Lefevere on Chris Froome case: If cycling wants to be credible, things have to be clearer

Patrick Lefevere believes Chris Froome‘s salbutamol case is both sad and damaging for cycling. The long-standing Quick-Step Floors team manager is reluctant to jump to conclusions on the Team Sky rider’s culpability but insists a lack of clarity from the UCI is undermining the credibility of the sport.

“I’m sad. First of all, I’m sad,” Lefevere told Cyclingnews at Quick-Step Floor’s team presentation in Calpe. “Because it’s always cycling. Unfortunately, nobody speaks about 50 per cent of athletes being suspended in athletics, and if you speak about doping in football, it doesn’t exist, never existed, and will never exist.”

Froome returned an Adverse Analytical Finding (AAF) for salbutamol at the 2017 Vuelta a España, with twice the permitted level of the asthma drug found in his urine in a post-stage 18 test. Given salbutamol is a ‘specified’ substance on WADA’s prohibited list, Froome – who denies exceeding the permitted dosage – has not been provisionally suspended, but must now prove to the anti-doping authorities that his sample could have been skewed by other factors, such as dehydration and the proximity of his dose to his test.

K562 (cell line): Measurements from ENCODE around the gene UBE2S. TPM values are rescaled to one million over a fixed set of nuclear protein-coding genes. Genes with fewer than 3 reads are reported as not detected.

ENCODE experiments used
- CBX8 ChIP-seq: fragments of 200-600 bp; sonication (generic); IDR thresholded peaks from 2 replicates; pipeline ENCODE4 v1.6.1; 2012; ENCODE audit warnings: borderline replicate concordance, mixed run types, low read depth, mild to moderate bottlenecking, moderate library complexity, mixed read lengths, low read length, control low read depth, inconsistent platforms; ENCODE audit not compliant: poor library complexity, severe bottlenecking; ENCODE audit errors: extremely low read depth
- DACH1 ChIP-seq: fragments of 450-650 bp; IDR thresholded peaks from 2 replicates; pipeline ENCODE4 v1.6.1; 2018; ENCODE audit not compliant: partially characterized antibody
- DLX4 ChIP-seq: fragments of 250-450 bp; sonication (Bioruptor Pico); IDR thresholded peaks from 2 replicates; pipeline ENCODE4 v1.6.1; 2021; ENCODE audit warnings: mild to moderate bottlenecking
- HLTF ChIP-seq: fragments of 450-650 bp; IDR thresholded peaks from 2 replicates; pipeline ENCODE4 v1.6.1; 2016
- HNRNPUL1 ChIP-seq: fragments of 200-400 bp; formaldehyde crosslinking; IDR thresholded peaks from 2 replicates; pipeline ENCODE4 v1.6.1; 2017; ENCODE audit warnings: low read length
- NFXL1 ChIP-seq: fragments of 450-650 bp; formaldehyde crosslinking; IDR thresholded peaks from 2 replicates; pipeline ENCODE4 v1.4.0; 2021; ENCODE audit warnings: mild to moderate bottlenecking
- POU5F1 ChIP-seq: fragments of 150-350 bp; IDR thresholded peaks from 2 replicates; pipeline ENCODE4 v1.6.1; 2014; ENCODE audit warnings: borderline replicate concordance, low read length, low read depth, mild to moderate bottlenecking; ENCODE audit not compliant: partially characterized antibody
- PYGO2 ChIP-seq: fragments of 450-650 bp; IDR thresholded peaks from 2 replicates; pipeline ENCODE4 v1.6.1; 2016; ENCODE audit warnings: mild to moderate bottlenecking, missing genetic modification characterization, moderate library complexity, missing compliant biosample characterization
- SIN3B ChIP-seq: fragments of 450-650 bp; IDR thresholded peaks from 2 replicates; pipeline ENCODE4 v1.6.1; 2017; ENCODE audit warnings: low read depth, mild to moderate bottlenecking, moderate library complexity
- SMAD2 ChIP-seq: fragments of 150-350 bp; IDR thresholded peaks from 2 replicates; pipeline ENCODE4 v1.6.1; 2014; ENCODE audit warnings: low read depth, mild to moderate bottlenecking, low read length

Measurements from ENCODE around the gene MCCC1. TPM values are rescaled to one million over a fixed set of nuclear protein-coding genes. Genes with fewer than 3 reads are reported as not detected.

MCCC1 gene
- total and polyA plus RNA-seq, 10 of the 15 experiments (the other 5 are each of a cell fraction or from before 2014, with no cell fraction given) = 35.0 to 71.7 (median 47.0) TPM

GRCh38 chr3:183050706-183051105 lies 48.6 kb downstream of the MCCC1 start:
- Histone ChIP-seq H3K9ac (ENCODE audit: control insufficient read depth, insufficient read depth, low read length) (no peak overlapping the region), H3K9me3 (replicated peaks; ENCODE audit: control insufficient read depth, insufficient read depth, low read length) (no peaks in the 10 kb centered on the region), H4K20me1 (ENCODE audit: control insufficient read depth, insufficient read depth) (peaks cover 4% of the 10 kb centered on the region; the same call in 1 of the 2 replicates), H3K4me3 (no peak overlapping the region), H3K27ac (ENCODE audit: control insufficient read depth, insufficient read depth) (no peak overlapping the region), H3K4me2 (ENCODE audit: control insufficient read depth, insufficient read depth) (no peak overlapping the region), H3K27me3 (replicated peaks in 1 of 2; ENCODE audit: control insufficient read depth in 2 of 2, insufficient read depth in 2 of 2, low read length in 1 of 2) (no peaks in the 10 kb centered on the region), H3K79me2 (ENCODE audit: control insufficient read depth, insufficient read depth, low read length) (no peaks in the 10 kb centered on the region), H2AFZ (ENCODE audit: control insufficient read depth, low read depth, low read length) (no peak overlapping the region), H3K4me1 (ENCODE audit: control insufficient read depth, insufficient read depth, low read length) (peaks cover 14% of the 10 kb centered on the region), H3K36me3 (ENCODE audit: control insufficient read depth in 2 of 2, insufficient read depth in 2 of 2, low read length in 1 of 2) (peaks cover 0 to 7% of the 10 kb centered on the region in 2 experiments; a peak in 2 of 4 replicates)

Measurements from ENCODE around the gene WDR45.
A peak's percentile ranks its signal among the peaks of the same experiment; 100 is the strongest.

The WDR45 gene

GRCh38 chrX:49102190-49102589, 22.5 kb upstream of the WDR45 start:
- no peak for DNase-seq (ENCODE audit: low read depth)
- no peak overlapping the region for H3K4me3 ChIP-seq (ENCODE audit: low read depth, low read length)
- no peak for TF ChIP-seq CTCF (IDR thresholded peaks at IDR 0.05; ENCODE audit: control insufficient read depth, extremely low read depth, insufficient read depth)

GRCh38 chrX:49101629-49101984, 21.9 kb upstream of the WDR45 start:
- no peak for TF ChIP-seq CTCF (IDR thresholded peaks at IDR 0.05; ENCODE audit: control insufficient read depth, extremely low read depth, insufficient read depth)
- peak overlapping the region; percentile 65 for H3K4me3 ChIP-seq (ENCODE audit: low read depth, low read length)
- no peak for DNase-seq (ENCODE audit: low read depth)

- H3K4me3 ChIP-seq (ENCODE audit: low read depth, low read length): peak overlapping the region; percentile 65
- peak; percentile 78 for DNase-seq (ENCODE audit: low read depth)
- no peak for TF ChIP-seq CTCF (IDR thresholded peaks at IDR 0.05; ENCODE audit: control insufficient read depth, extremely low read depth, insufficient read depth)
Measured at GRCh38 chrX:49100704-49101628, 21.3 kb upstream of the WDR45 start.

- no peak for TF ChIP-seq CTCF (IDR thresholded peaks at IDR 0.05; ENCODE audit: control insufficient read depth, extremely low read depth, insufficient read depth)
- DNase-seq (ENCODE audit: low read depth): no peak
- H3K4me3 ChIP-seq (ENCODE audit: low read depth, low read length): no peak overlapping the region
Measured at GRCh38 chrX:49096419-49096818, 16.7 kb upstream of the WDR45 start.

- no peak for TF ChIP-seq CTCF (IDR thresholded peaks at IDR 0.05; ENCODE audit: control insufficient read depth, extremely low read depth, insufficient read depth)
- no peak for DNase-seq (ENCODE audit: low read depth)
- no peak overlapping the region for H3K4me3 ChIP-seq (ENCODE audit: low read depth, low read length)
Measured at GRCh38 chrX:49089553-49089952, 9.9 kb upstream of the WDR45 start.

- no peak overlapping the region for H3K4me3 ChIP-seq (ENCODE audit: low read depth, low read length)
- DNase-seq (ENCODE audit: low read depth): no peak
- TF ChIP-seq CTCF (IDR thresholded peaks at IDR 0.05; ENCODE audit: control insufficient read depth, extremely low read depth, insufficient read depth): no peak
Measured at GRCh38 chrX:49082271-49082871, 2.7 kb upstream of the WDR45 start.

“The rules should be more clear,” argued Lefevere. “I was drinking two red wines, and now one whisky, and if I go out in my car and there’s an alcohol control, I will be positive. If you do the control and they ask, ‘did you drink something?’ ‘Yes, two wines’. OK, you blow, positive. You should have known.

“Then you can say, ‘ah yes, but I’m light, I was sick…’ No, this is the rule, and the rule has to be very clear, because now there are doubts about what he exactly did, the circumstances. Maybe he didn’t drink for the last 30km, dehydration, whatever, I’m not a doctor and I don’t want to be a doctor, but the UCI should be more clear.”

Lefevere speaks as someone for whom a doping controversy has direct and serious consequences. The fragility of cycling’s business model is as well known as its chequered past, and a whiff of scandal can quickly deter prospective investors.

I don’t need the MPCC to behave myself as a good catholic

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